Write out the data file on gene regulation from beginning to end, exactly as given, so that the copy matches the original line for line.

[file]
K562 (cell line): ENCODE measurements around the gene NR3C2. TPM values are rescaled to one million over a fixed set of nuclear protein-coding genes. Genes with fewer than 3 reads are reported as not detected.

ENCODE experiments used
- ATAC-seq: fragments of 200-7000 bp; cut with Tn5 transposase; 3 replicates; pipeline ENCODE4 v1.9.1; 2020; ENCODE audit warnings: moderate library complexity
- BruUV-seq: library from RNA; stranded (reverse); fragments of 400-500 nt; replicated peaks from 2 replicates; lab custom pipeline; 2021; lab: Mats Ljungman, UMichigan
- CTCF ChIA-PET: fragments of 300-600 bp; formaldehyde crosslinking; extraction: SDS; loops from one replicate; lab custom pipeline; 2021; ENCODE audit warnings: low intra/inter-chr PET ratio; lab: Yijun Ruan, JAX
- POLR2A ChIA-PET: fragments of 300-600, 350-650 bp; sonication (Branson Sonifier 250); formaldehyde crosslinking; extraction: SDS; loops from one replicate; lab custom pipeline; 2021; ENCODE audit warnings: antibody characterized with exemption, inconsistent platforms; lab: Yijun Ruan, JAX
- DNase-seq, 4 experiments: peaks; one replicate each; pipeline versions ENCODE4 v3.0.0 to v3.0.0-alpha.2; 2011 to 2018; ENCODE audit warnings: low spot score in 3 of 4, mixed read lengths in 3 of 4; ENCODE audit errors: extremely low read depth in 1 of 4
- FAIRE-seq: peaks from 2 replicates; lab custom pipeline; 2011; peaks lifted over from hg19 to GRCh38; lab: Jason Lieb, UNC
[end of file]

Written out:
K562 (cell line): ENCODE measurements around the gene NR3C2. TPM values are rescaled to one million over a fixed set of nuclear protein-coding genes. Genes with fewer than 3 reads are reported as not detected.

ENCODE experiments used
- ATAC-seq: fragments of 200-7000 bp; cut with Tn5 transposase; 3 replicates; pipeline ENCODE4 v1.9.1; 2020; ENCODE audit warnings: moderate library complexity
- BruUV-seq: library from RNA; stranded (reverse); fragments of 400-500 nt; replicated peaks from 2 replicates; lab custom pipeline; 2021; lab: Mats Ljungman, UMichigan
- CTCF ChIA-PET: fragments of 300-600 bp; formaldehyde crosslinking; extraction: SDS; loops from one replicate; lab custom pipeline; 2021; ENCODE audit warnings: low intra/inter-chr PET ratio; lab: Yijun Ruan, JAX
- POLR2A ChIA-PET: fragments of 300-600, 350-650 bp; sonication (Branson Sonifier 250); formaldehyde crosslinking; extraction: SDS; loops from one replicate; lab custom pipeline; 2021; ENCODE audit warnings: antibody characterized with exemption, inconsistent platforms; lab: Yijun Ruan, JAX
- DNase-seq, 4 experiments: peaks; one replicate each; pipeline versions ENCODE4 v3.0.0 to v3.0.0-alpha.2; 2011 to 2018; ENCODE audit warnings: low spot score in 3 of 4, mixed read lengths in 3 of 4; ENCODE audit errors: extremely low read depth in 1 of 4
- FAIRE-seq: peaks from 2 replicates; lab custom pipeline; 2011; peaks lifted over from hg19 to GRCh38; lab: Jason Lieb, UNC